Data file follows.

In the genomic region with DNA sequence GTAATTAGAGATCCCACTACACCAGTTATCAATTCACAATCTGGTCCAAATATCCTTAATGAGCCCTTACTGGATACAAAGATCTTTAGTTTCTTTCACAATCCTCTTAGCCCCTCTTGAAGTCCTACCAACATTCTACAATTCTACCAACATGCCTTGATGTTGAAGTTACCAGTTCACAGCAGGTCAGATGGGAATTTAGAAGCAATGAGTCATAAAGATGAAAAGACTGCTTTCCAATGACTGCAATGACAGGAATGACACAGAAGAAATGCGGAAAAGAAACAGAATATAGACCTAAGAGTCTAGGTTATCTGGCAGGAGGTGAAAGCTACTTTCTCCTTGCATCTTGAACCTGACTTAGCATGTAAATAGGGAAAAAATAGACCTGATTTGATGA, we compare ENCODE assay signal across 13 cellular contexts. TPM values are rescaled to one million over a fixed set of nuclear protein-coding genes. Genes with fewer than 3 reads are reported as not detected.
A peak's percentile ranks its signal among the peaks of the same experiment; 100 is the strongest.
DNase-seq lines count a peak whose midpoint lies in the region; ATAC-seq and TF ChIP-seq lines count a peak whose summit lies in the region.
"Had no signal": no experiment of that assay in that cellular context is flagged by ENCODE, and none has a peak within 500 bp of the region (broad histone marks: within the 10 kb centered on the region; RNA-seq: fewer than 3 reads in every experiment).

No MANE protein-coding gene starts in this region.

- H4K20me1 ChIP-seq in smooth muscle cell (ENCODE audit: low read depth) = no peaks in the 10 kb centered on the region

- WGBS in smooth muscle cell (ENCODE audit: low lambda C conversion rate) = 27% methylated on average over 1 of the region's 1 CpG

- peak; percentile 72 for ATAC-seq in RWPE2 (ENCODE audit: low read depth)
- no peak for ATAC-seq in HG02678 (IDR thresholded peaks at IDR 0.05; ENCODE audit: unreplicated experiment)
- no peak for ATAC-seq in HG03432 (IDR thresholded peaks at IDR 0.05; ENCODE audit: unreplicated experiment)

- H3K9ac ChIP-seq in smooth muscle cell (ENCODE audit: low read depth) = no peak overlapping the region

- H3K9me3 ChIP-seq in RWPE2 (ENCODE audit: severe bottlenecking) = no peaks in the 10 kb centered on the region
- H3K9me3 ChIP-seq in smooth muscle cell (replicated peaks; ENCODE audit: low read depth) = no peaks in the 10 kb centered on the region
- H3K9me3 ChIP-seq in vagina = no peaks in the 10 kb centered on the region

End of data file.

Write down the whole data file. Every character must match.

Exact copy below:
In the genomic region with DNA sequence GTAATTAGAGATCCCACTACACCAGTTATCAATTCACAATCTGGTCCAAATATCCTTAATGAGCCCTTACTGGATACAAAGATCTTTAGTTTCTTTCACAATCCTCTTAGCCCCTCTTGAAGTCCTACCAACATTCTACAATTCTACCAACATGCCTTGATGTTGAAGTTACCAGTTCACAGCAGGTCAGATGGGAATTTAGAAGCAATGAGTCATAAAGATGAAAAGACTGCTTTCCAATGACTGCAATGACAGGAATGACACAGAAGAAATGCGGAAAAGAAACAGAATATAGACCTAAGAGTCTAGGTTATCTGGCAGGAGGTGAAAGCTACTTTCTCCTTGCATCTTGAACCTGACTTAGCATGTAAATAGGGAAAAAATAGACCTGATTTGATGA, we compare ENCODE assay signal across 13 cellular contexts. TPM values are rescaled to one million over a fixed set of nuclear protein-coding genes. Genes with fewer than 3 reads are reported as not detected.
A peak's percentile ranks its signal among the peaks of the same experiment; 100 is the strongest.
DNase-seq lines count a peak whose midpoint lies in the region; ATAC-seq and TF ChIP-seq lines count a peak whose summit lies in the region.
"Had no signal": no experiment of that assay in that cellular context is flagged by ENCODE, and none has a peak within 500 bp of the region (broad histone marks: within the 10 kb centered on the region; RNA-seq: fewer than 3 reads in every experiment).

No MANE protein-coding gene starts in this region.

- H4K20me1 ChIP-seq in smooth muscle cell (ENCODE audit: low read depth) = no peaks in the 10 kb centered on the region

- WGBS in smooth muscle cell (ENCODE audit: low lambda C conversion rate) = 27% methylated on average over 1 of the region's 1 CpG

- peak; percentile 72 for ATAC-seq in RWPE2 (ENCODE audit: low read depth)
- no peak for ATAC-seq in HG02678 (IDR thresholded peaks at IDR 0.05; ENCODE audit: unreplicated experiment)
- no peak for ATAC-seq in HG03432 (IDR thresholded peaks at IDR 0.05; ENCODE audit: unreplicated experiment)

- H3K9ac ChIP-seq in smooth muscle cell (ENCODE audit: low read depth) = no peak overlapping the region

- H3K9me3 ChIP-seq in RWPE2 (ENCODE audit: severe bottlenecking) = no peaks in the 10 kb centered on the region
- H3K9me3 ChIP-seq in smooth muscle cell (replicated peaks; ENCODE audit: low read depth) = no peaks in the 10 kb centered on the region
- H3K9me3 ChIP-seq in vagina = no peaks in the 10 kb centered on the region